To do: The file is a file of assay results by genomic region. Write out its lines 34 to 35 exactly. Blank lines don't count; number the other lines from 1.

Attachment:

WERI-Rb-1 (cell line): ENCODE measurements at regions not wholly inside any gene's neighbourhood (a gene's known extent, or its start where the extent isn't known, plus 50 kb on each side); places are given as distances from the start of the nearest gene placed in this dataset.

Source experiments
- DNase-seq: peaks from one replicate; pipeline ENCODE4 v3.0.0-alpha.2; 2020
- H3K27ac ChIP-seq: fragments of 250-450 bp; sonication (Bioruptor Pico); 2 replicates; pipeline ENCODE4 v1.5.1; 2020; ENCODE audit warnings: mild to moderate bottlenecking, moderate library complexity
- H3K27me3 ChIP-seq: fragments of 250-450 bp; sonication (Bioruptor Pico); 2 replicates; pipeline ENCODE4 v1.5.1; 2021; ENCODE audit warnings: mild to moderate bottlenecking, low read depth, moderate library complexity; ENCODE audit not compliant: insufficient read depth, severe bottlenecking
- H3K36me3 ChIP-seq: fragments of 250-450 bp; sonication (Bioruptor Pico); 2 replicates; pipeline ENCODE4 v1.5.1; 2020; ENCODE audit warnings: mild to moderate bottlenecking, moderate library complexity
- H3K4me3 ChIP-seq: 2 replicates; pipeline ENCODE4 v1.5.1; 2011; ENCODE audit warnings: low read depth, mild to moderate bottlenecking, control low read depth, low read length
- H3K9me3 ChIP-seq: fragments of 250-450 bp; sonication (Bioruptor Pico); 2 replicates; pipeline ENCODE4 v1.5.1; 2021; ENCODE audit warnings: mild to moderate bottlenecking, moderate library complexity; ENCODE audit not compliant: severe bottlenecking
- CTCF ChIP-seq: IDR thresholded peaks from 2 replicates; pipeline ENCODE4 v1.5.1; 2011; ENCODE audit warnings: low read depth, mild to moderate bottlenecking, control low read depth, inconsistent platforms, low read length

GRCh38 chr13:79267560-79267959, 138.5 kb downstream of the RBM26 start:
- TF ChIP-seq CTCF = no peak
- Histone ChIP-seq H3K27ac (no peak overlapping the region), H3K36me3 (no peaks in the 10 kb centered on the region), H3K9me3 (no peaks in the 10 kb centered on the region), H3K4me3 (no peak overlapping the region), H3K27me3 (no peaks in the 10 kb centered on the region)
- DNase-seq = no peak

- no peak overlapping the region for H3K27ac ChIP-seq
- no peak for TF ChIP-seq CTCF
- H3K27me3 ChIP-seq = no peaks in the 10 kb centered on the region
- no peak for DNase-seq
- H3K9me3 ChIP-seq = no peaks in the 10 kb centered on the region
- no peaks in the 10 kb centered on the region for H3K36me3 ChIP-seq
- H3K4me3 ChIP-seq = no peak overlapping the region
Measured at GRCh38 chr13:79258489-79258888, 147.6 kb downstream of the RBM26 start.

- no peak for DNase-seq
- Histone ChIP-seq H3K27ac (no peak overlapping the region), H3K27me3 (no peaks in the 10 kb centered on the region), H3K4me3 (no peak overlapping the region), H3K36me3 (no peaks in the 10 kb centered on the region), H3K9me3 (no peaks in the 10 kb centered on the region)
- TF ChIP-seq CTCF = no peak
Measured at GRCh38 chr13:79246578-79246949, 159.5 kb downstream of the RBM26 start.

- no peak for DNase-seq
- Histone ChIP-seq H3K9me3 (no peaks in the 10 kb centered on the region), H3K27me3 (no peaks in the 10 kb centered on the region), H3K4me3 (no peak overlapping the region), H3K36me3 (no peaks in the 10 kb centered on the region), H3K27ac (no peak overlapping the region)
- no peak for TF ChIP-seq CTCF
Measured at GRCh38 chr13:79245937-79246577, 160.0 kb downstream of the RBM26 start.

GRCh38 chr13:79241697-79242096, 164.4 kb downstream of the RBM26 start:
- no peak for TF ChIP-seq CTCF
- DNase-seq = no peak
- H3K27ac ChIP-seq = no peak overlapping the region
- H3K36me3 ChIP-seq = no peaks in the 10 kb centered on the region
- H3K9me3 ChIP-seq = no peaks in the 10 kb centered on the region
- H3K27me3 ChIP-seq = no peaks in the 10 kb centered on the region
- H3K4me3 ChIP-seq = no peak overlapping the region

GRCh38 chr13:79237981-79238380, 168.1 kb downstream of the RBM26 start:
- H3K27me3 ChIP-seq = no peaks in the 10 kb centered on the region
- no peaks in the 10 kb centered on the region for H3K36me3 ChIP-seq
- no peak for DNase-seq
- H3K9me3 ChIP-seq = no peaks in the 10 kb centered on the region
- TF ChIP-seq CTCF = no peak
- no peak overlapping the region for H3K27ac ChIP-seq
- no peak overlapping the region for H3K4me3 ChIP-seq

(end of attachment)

- H3K36me3 ChIP-seq = no peaks in the 10 kb centered on the region
- H3K9me3 ChIP-seq = no peaks in the 10 kb centered on the region